Fully grown tigress dies due to drowning in a well on a farm
A fully grown tigress died due to drowning in a well in the Shivni Range of forests under the buffer zone of the Tadoba Andhari Tiger Reserve (TATR) in Maharashtra.
Chandrapur: A fully grown tigress died due to drowning in a well in the Shivni Range of forests under the buffer zone of the Tadoba Andhari Tiger Reserve (TATR) in Maharashtra.
According to the information available here, carcass of the tigress was found floating in the well of a farm belonging to one Namdeo Kashinath Gahane, a resident of Shivni village on Tuesday morning and the matter was reported to forest officials.
A team of senior officials, Field Director and Chief Conservator of Forests (TATR) G P Garad, Deputy Director (Buffer) Gajendra Narwane, Honorary Wildlife Warden Bandu Dhotre, along with others reached the spot after being informed.
According to Bandu Dhotre, who represented the National Tiger Conservation Authority (NTCA), the postmortem was conducted by veterinary doctors on-the-spot in their presence.
"Preliminary reports suggest that the big cat was hungry because nothing was found in its stomach and its lungs were filled with water. It might have accidentally jumped into the well while chasing its prey sometime during the night since the well had no parapet wall around it," Dhotre said.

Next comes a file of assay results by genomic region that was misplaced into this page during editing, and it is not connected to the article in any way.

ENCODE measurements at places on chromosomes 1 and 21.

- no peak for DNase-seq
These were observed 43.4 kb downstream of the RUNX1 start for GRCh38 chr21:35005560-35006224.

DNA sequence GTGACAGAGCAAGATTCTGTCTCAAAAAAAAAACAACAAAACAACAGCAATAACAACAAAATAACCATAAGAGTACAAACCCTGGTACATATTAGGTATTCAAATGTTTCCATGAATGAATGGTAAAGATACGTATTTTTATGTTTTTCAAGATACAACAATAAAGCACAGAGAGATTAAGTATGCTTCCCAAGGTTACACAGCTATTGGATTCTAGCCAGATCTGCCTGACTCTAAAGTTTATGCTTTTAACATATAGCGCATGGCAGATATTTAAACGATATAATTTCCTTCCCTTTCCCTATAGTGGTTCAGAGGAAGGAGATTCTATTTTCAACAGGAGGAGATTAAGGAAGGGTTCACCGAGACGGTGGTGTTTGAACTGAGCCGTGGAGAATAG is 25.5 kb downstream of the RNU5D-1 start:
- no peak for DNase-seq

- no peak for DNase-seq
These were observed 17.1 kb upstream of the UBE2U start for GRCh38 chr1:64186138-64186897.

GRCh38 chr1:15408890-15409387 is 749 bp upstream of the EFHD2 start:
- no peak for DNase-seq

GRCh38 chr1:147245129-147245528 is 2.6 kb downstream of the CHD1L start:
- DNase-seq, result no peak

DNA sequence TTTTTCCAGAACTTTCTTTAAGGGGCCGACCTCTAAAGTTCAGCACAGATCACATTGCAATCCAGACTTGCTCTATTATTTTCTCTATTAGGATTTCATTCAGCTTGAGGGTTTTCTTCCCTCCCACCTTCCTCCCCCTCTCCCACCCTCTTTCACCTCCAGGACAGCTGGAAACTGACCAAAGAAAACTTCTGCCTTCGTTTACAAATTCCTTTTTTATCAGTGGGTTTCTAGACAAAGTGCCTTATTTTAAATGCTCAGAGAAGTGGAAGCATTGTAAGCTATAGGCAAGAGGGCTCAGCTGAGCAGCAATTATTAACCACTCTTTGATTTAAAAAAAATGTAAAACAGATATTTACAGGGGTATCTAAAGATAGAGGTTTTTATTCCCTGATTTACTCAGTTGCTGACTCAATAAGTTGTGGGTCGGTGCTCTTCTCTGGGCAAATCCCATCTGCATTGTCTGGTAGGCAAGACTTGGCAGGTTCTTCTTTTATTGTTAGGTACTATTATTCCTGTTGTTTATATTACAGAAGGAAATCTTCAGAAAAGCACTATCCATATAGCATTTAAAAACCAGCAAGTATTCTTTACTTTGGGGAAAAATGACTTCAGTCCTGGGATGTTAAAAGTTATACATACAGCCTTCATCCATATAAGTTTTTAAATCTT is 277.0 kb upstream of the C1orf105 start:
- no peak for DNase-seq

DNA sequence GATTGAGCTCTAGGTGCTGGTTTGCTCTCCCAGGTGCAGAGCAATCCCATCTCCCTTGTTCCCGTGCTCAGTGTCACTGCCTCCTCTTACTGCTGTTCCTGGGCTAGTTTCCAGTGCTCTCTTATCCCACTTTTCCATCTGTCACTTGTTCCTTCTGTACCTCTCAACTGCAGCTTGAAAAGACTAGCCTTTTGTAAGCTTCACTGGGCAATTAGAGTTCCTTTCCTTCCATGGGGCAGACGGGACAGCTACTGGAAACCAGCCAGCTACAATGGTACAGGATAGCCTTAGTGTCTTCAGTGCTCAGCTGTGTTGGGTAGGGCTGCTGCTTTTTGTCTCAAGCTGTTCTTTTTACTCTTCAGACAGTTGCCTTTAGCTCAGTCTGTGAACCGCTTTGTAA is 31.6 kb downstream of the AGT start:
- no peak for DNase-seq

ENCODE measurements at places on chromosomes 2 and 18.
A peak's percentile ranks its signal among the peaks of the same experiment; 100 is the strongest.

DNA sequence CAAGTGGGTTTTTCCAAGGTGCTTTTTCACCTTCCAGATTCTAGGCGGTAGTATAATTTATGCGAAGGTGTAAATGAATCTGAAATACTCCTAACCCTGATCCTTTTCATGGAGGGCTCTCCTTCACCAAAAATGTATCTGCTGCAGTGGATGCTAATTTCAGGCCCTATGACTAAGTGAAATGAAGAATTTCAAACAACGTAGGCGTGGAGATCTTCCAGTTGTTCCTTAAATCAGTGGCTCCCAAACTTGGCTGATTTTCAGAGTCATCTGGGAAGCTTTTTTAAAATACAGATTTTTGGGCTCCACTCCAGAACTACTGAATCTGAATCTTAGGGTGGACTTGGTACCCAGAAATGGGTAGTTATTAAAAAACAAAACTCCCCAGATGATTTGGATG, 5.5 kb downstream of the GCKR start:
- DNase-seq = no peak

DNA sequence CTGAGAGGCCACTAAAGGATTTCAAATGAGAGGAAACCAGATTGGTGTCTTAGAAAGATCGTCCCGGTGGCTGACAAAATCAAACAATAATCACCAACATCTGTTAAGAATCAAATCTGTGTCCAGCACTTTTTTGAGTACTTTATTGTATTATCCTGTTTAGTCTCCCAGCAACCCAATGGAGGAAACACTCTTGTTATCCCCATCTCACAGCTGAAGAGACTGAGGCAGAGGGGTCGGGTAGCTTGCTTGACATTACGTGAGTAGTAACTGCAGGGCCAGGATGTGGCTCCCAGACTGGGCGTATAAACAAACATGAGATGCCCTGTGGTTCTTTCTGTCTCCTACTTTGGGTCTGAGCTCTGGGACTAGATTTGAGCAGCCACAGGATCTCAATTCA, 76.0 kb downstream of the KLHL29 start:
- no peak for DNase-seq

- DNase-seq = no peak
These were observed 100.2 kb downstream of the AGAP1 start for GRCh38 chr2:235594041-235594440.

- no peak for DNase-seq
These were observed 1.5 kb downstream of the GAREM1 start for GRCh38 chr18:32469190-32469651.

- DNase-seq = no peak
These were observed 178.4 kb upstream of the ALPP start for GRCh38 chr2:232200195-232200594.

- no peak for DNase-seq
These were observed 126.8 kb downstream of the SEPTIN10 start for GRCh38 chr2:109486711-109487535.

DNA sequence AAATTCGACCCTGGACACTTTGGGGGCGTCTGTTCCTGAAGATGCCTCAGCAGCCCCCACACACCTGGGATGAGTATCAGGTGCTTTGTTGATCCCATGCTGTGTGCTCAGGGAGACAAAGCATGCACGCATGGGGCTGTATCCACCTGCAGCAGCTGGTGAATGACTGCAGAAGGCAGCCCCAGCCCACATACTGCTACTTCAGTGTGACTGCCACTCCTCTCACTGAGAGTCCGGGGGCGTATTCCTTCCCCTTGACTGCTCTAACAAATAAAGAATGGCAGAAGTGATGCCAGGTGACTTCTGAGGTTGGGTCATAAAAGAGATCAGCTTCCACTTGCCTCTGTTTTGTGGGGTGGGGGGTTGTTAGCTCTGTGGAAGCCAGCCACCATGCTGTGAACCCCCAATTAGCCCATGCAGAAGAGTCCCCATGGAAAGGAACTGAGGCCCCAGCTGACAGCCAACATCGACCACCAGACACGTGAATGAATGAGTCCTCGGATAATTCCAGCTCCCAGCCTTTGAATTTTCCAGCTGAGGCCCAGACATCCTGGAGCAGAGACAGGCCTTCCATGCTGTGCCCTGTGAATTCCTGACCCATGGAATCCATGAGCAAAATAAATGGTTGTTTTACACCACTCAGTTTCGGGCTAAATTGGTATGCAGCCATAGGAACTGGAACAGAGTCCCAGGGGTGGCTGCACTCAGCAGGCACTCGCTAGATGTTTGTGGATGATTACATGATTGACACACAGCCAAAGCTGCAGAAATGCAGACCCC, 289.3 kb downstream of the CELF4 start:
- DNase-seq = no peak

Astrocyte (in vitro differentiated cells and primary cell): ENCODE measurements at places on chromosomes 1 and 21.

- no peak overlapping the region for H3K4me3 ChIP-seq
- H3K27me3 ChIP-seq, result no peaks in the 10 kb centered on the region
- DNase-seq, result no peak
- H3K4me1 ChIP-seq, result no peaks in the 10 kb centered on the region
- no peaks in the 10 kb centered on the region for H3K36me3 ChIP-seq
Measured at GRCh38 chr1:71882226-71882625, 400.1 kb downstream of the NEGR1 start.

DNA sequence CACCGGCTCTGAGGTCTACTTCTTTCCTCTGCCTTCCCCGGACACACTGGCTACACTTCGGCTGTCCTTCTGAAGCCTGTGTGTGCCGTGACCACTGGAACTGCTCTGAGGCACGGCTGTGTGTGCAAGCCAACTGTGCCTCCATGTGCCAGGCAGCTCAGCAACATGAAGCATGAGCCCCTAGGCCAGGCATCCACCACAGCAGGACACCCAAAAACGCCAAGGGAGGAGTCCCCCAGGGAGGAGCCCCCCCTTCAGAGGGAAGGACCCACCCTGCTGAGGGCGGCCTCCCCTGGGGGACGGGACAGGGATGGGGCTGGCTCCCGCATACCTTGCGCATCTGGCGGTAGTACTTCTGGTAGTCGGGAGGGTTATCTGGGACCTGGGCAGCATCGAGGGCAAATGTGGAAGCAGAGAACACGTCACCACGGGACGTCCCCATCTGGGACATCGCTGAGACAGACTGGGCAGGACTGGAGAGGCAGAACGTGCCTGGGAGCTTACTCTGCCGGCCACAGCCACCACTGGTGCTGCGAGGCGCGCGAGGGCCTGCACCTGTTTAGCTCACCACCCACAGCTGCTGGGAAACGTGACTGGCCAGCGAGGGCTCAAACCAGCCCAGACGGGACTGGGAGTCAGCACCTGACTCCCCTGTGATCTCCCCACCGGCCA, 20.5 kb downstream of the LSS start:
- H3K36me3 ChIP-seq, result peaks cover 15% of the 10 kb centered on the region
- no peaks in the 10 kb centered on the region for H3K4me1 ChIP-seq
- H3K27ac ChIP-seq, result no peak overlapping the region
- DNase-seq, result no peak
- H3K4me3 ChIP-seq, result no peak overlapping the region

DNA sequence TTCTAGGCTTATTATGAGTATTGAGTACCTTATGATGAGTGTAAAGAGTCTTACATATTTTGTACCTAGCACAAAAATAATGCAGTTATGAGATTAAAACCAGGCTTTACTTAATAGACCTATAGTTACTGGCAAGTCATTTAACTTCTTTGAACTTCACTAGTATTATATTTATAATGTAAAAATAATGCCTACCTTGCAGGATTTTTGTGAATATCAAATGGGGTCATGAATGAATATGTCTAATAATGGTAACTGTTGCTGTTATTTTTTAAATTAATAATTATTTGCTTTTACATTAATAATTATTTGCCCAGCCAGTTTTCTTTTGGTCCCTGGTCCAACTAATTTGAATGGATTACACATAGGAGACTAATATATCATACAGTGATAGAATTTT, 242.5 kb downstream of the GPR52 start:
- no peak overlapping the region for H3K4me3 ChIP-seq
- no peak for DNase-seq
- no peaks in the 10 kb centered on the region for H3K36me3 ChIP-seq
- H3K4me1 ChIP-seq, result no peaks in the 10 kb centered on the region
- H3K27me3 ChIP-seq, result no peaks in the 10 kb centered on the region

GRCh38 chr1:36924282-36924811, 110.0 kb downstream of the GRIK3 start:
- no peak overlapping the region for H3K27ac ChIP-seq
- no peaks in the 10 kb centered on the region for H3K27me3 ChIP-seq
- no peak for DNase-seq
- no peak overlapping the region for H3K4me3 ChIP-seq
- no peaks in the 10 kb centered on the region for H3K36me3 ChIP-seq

He said that the tiger's body was cremated in the presence of forest officials.
It may be recalled here that Dhotre had staged a hunger strike in July 2012, demanding construction of parapet walls of at least three feet in height around wells of all farms near forest areas for the safety of animals.
He lamented that the government did not bother about his demand which led to the deaths of wild animals like leopards, tigers, Indian Gaurs and others.
Dhotre said that there are as many as 5,223 wells without any parapet walls around them in and around forest areas in the district, posing threats to wildlife.
He urged the government to look into the issue and provide financial assistance to farmers to construct parapet walls around their wells so that wild animals are saved from losing their lives in freak mishaps.